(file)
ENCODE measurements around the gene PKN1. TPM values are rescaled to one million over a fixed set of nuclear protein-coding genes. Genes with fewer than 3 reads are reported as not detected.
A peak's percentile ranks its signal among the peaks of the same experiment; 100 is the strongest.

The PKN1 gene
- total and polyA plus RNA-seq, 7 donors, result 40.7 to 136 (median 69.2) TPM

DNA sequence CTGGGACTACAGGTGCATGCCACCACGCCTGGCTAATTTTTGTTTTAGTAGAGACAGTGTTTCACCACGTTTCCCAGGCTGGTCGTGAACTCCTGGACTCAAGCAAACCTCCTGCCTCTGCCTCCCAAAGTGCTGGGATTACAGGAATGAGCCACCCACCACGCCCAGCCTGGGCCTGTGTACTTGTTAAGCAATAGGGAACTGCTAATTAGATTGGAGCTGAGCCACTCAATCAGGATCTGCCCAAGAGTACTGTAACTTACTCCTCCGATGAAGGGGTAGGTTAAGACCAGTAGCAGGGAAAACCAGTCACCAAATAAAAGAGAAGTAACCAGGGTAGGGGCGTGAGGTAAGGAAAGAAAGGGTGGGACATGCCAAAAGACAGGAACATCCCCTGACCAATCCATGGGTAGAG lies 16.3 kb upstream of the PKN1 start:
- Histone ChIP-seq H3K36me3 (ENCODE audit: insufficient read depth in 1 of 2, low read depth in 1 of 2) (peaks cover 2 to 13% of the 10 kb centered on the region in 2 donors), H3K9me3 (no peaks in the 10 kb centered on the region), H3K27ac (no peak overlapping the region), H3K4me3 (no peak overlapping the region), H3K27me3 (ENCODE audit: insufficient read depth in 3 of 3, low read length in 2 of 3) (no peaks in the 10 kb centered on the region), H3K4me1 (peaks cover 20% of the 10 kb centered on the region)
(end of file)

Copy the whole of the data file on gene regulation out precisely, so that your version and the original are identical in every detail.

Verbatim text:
ENCODE measurements around the gene PKN1. TPM values are rescaled to one million over a fixed set of nuclear protein-coding genes. Genes with fewer than 3 reads are reported as not detected.
A peak's percentile ranks its signal among the peaks of the same experiment; 100 is the strongest.

The PKN1 gene
- total and polyA plus RNA-seq, 7 donors, result 40.7 to 136 (median 69.2) TPM

DNA sequence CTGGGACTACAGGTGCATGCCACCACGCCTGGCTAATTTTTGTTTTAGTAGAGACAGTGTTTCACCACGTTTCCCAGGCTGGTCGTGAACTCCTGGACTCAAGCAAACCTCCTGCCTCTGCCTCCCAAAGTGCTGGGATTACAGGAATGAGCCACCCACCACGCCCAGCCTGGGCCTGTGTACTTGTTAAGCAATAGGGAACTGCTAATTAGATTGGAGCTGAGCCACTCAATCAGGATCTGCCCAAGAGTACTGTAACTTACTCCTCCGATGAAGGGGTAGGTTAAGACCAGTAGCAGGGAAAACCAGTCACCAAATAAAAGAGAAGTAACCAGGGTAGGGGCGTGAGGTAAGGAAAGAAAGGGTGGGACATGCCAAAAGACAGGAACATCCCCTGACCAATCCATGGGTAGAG lies 16.3 kb upstream of the PKN1 start:
- Histone ChIP-seq H3K36me3 (ENCODE audit: insufficient read depth in 1 of 2, low read depth in 1 of 2) (peaks cover 2 to 13% of the 10 kb centered on the region in 2 donors), H3K9me3 (no peaks in the 10 kb centered on the region), H3K27ac (no peak overlapping the region), H3K4me3 (no peak overlapping the region), H3K27me3 (ENCODE audit: insufficient read depth in 3 of 3, low read length in 2 of 3) (no peaks in the 10 kb centered on the region), H3K4me1 (peaks cover 20% of the 10 kb centered on the region)